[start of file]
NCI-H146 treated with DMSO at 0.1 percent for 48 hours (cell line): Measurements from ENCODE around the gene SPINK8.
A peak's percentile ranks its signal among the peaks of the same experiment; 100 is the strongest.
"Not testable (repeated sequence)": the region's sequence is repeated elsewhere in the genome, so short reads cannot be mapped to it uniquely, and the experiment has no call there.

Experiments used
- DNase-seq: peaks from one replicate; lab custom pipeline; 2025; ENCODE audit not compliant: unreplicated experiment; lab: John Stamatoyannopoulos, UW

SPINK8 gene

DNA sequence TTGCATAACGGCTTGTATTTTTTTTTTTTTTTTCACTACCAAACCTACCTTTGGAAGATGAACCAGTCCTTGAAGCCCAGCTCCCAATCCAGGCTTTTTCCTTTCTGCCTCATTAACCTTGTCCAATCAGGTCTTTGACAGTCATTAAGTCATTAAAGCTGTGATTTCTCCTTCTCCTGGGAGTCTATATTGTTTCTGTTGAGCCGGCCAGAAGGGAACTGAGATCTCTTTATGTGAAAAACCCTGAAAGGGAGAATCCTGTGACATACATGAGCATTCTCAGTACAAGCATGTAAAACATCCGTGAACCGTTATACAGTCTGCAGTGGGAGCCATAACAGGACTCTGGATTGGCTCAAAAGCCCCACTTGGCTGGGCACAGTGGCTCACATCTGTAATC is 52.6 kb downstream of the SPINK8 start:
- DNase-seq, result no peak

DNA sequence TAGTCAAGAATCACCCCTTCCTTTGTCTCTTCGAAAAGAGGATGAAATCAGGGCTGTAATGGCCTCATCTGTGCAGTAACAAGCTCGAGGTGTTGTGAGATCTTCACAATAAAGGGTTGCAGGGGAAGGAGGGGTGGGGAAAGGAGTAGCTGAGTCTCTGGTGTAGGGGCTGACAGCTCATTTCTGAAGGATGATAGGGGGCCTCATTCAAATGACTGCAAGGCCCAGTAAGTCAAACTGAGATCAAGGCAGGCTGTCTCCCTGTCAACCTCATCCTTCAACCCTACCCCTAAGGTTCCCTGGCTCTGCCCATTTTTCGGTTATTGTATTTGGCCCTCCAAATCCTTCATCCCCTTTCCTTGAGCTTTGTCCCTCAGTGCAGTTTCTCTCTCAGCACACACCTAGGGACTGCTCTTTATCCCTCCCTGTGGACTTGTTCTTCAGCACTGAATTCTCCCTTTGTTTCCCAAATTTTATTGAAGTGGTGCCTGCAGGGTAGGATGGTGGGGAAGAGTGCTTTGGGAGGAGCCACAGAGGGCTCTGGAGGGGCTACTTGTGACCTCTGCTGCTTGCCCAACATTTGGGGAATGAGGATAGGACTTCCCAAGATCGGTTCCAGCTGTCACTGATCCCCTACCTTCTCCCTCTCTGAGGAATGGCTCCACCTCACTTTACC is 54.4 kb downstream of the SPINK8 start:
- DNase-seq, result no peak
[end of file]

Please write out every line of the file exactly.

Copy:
NCI-H146 treated with DMSO at 0.1 percent for 48 hours (cell line): Measurements from ENCODE around the gene SPINK8.
A peak's percentile ranks its signal among the peaks of the same experiment; 100 is the strongest.
"Not testable (repeated sequence)": the region's sequence is repeated elsewhere in the genome, so short reads cannot be mapped to it uniquely, and the experiment has no call there.

Experiments used
- DNase-seq: peaks from one replicate; lab custom pipeline; 2025; ENCODE audit not compliant: unreplicated experiment; lab: John Stamatoyannopoulos, UW

SPINK8 gene

DNA sequence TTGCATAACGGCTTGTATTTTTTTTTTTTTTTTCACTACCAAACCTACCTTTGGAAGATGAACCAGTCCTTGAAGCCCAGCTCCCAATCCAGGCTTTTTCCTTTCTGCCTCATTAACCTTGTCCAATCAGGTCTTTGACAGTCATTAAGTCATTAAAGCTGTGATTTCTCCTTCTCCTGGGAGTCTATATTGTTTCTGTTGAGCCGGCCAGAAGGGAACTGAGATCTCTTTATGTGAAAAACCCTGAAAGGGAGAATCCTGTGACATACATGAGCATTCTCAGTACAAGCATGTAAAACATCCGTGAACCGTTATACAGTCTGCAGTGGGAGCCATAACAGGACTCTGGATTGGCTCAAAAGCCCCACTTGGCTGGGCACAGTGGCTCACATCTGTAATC is 52.6 kb downstream of the SPINK8 start:
- DNase-seq, result no peak

DNA sequence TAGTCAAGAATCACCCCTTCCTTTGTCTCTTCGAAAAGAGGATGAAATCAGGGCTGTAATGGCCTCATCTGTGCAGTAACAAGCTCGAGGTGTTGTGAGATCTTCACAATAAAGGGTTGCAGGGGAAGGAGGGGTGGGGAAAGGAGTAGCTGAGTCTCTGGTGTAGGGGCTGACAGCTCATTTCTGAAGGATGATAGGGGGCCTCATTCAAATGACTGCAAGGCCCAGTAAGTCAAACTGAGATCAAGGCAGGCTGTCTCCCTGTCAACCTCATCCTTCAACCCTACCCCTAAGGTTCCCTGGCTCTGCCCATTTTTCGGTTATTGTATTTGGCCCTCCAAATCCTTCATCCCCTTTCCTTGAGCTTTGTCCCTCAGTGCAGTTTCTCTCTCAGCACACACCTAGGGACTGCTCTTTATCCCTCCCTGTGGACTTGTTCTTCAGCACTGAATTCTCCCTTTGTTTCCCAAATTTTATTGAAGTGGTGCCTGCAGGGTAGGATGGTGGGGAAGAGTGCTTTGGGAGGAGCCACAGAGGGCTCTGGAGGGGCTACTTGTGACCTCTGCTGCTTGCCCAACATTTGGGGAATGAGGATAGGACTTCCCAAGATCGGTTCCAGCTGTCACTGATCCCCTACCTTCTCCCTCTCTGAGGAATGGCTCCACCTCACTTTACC is 54.4 kb downstream of the SPINK8 start:
- DNase-seq, result no peak